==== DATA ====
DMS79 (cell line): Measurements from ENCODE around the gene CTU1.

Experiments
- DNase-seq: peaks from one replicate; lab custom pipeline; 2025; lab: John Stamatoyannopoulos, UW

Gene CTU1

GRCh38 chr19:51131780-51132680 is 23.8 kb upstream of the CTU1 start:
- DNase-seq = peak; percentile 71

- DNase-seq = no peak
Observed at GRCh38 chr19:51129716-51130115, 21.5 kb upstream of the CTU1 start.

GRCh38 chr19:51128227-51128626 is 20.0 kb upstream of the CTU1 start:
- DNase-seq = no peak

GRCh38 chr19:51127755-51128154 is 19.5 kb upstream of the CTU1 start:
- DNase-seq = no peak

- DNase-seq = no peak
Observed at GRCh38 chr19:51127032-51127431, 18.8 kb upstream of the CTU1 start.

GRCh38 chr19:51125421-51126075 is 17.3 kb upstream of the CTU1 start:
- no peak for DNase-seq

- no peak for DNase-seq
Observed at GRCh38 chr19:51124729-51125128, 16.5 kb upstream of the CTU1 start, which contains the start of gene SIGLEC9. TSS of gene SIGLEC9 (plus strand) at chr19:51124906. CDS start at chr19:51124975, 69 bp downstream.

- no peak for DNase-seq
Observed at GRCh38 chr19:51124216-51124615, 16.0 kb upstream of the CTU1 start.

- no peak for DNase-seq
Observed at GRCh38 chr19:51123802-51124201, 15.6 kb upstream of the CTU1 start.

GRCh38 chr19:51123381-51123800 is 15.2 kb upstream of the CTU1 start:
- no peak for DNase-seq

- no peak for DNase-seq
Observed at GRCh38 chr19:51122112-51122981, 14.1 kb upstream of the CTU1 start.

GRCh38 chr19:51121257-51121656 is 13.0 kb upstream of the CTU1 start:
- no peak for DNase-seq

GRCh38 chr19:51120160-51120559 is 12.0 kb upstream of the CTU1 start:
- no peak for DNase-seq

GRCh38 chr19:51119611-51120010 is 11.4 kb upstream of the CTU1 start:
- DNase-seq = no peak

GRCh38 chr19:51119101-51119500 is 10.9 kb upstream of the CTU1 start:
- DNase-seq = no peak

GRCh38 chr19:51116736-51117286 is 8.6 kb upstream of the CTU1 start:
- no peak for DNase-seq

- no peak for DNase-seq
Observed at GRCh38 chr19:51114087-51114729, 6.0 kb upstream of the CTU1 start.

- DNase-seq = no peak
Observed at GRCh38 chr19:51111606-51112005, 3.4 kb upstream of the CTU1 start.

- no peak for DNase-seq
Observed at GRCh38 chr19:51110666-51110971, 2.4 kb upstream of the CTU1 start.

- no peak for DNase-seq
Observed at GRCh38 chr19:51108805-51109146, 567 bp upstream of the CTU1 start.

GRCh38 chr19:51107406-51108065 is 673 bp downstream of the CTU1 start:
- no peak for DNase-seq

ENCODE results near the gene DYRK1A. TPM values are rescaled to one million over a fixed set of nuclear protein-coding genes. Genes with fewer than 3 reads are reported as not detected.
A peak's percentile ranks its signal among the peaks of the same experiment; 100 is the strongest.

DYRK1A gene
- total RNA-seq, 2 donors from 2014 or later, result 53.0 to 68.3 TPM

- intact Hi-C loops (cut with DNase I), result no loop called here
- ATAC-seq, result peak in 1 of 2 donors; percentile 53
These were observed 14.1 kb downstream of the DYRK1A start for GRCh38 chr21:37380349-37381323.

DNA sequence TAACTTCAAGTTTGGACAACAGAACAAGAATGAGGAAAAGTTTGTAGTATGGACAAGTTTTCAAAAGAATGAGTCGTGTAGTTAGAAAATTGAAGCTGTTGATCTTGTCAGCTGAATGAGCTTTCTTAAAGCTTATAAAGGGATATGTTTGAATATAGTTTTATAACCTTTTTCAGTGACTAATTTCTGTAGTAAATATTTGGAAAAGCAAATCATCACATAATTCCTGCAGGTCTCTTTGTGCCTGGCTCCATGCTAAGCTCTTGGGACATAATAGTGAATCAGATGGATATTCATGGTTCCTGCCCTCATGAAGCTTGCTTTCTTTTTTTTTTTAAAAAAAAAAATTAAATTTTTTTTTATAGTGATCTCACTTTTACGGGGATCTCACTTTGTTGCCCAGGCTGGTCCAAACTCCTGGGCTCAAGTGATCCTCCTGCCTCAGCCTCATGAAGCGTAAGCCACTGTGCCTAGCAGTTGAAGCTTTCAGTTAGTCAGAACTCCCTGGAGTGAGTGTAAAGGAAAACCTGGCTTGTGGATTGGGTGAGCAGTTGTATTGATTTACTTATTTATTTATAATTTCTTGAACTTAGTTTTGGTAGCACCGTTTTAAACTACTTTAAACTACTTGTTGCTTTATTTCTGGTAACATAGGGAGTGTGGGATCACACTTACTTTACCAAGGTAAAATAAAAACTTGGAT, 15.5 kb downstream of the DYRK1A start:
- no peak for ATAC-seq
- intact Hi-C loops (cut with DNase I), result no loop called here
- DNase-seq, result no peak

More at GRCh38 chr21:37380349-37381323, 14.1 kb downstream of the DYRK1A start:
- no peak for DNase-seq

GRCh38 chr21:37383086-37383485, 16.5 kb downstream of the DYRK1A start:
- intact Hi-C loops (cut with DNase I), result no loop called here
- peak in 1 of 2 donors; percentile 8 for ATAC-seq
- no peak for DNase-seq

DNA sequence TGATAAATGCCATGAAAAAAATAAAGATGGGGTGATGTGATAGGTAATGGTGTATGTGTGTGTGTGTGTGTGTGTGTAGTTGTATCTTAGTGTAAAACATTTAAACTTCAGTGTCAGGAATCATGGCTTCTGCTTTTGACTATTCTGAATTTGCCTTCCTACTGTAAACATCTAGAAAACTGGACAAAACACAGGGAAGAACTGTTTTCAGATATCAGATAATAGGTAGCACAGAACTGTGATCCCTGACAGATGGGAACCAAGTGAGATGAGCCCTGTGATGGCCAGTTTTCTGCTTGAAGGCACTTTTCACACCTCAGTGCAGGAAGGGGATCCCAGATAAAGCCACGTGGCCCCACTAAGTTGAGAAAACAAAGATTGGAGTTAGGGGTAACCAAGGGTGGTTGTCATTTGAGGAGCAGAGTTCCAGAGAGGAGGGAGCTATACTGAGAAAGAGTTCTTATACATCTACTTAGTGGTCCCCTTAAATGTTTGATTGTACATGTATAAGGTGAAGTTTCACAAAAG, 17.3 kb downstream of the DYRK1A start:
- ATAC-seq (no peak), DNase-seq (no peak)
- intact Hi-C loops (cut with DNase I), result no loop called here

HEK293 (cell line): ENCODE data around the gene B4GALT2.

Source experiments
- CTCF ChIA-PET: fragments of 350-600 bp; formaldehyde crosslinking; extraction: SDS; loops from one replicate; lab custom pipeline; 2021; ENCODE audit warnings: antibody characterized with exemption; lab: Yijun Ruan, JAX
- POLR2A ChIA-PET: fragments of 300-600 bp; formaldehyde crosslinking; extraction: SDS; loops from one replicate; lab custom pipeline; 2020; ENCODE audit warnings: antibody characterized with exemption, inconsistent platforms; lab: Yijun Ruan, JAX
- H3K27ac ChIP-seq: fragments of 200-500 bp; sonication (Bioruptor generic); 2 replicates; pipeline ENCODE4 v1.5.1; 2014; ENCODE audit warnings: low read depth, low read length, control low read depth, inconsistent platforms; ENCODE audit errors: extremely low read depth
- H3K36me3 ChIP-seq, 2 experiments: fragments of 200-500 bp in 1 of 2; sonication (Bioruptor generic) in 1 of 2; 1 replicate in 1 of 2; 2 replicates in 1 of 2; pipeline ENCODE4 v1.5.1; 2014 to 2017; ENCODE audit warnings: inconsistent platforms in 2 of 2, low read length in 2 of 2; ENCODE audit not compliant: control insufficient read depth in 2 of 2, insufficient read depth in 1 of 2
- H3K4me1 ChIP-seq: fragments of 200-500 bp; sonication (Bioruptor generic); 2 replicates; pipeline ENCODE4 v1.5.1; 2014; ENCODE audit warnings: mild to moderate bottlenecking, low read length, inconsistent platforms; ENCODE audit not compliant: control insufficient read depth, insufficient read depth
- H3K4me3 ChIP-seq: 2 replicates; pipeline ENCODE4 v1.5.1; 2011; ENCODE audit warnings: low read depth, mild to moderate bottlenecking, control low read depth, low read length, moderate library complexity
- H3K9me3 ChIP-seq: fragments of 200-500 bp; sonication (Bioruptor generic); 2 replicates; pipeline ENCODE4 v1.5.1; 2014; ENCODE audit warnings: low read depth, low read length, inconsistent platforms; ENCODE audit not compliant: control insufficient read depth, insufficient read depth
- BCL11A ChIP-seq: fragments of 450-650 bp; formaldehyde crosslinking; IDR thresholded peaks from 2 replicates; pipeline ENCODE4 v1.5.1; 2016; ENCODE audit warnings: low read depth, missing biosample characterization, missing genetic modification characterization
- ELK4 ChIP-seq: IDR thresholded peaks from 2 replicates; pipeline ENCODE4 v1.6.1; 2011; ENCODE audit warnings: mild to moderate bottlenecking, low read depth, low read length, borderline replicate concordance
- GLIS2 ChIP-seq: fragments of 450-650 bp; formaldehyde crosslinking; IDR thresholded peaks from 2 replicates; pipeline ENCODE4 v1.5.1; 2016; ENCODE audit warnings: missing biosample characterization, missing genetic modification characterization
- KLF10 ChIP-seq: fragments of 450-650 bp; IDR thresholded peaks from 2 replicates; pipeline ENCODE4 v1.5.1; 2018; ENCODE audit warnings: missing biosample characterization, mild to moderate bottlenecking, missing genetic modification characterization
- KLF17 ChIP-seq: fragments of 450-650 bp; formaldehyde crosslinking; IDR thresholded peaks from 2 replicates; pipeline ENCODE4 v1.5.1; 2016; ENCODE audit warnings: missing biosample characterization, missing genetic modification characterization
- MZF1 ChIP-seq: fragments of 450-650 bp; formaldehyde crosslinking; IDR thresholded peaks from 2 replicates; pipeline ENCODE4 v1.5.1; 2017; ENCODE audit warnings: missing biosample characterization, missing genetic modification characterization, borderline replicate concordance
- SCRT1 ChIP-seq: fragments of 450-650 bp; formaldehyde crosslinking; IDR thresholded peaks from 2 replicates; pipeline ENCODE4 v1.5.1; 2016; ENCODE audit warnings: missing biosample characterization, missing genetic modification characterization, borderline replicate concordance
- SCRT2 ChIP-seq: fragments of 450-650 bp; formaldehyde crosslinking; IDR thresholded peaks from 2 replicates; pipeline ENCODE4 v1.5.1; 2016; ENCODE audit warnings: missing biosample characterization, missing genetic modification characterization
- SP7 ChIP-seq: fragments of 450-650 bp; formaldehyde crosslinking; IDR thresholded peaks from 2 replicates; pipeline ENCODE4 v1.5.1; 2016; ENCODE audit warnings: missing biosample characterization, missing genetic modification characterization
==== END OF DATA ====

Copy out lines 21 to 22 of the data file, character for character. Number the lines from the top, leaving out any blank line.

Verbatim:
- no peak for DNase-seq
Observed at GRCh38 chr19:51123802-51124201, 15.6 kb upstream of the CTU1 start.